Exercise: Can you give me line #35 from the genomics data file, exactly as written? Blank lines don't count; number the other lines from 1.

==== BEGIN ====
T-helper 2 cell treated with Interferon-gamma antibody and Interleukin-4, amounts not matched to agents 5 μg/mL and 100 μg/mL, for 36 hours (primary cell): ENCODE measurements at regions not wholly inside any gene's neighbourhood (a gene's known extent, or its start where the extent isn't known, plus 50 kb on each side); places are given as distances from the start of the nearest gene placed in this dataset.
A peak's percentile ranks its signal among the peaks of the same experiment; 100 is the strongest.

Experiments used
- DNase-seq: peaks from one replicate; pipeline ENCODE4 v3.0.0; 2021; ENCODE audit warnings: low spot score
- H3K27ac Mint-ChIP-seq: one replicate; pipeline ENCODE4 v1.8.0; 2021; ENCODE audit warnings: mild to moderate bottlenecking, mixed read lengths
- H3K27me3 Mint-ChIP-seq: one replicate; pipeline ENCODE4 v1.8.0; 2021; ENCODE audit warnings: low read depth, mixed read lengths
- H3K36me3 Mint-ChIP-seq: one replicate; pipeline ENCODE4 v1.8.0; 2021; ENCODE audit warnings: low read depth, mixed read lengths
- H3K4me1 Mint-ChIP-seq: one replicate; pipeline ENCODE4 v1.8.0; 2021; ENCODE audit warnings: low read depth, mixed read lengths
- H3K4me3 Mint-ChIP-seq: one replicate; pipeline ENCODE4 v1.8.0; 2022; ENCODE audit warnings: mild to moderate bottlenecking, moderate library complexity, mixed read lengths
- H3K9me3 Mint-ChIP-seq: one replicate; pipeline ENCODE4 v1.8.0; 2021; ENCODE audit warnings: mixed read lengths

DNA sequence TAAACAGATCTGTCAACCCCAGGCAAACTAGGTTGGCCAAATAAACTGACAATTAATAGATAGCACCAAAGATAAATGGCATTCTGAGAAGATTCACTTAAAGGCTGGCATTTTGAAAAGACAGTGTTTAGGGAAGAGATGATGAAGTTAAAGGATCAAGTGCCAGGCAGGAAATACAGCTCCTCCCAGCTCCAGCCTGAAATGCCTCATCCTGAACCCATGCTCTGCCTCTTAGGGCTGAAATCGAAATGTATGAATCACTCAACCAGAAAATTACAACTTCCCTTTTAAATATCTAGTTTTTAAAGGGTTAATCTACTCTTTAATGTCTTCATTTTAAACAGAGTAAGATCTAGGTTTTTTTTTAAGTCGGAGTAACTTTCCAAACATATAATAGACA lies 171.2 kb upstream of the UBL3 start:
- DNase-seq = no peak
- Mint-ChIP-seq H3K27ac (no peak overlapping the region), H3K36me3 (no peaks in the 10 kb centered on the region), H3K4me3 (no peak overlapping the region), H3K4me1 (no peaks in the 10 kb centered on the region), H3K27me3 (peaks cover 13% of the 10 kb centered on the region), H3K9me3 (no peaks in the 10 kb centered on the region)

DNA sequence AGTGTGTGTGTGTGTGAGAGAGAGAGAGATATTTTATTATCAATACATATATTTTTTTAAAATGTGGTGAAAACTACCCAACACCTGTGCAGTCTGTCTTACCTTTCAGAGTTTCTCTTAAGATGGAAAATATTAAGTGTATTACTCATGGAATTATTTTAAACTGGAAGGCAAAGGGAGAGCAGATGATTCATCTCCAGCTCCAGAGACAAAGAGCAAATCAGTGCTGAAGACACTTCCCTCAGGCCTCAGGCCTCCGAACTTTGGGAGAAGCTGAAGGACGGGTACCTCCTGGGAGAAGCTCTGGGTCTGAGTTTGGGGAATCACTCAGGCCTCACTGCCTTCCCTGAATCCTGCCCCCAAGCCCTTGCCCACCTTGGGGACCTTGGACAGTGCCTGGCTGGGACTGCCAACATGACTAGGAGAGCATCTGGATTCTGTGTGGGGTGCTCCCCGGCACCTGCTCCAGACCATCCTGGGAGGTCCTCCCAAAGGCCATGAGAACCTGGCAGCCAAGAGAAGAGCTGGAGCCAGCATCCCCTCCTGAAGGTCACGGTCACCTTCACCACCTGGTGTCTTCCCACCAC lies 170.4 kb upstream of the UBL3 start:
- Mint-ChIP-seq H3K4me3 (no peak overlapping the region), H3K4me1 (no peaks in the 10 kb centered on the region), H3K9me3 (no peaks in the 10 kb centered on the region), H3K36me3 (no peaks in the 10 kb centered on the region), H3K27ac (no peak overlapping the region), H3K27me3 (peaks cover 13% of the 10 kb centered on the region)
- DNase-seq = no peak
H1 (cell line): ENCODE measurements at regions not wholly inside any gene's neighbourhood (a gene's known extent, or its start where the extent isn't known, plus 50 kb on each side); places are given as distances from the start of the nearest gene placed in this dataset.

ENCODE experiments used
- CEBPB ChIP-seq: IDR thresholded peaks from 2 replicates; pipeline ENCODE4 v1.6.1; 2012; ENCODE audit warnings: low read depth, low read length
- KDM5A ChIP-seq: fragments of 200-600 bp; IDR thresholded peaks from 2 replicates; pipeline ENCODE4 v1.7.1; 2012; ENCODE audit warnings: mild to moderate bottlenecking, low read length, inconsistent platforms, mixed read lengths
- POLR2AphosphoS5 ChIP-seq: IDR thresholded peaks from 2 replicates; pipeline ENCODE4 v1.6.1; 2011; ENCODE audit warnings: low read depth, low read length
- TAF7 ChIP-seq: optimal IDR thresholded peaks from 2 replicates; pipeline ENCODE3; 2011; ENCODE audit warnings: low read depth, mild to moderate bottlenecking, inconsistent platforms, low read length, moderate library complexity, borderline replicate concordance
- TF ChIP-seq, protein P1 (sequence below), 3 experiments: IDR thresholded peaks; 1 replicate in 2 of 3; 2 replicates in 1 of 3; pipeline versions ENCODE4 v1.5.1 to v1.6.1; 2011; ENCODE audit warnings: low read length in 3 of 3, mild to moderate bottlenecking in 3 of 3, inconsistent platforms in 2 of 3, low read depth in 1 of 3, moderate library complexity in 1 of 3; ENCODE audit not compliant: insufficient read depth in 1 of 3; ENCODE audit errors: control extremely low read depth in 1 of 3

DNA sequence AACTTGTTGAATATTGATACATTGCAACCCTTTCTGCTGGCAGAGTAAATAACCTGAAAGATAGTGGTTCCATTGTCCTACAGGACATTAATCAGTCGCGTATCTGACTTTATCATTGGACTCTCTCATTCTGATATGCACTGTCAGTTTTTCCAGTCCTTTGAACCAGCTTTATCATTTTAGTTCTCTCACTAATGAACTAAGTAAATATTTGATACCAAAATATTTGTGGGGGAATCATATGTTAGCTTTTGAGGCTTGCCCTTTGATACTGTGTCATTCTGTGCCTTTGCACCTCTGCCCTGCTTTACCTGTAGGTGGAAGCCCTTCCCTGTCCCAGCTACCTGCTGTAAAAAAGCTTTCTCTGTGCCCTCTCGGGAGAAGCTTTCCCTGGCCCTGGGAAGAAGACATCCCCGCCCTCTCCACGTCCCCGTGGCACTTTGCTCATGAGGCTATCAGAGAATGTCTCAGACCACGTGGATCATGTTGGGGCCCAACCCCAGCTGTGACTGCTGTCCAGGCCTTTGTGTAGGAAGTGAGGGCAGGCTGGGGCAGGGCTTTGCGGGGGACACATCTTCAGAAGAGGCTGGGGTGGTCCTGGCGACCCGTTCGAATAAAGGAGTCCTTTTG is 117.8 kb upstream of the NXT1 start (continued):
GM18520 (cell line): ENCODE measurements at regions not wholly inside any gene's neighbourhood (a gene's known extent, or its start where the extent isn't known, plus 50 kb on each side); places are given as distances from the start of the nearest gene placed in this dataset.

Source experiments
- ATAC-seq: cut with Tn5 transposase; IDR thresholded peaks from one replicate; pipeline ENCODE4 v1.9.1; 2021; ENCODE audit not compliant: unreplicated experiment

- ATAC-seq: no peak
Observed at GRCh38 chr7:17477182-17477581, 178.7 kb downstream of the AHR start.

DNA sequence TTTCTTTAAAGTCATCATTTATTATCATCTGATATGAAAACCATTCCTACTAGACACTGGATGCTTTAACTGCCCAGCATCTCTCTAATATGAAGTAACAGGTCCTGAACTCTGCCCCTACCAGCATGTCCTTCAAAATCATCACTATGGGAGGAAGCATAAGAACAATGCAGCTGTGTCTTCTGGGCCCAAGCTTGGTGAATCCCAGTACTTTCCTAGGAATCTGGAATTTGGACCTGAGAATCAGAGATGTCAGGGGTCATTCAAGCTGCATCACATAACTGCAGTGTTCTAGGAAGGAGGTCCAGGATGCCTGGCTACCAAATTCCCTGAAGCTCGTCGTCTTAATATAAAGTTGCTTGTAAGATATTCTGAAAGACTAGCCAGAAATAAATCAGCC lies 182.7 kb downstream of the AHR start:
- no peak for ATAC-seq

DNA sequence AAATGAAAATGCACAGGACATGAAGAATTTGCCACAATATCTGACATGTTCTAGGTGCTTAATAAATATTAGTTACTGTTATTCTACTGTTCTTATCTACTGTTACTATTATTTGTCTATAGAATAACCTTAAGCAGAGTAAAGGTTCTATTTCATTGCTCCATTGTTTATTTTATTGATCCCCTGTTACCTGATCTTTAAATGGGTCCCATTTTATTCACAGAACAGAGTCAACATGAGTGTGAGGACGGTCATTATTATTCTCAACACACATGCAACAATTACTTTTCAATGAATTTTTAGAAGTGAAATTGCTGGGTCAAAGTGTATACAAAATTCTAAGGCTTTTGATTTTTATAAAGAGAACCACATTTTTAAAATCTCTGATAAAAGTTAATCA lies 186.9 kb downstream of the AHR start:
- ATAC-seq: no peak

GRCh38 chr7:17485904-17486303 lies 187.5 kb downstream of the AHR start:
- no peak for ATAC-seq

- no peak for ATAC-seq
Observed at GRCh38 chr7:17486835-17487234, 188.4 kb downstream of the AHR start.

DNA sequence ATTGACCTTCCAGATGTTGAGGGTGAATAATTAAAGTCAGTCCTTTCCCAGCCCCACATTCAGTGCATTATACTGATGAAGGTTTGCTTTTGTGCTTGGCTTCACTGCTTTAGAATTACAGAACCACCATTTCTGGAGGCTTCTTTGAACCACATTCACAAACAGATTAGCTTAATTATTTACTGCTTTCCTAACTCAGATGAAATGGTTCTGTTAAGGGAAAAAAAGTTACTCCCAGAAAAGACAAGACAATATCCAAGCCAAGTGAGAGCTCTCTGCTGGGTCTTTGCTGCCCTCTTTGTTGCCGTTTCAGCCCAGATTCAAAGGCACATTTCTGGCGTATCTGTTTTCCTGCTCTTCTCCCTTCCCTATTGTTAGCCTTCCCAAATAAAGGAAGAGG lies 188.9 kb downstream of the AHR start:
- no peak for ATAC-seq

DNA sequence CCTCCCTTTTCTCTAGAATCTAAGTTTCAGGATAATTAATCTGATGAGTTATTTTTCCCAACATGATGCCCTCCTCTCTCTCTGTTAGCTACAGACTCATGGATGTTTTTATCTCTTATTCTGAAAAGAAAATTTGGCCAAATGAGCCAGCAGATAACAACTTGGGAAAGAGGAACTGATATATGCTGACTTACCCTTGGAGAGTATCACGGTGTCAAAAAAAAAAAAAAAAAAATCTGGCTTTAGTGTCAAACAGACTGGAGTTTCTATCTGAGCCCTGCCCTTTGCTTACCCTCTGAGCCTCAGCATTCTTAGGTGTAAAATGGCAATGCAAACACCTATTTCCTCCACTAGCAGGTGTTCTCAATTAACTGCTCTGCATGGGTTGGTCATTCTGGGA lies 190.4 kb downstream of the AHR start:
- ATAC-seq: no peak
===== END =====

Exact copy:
- no peak for ATAC-seq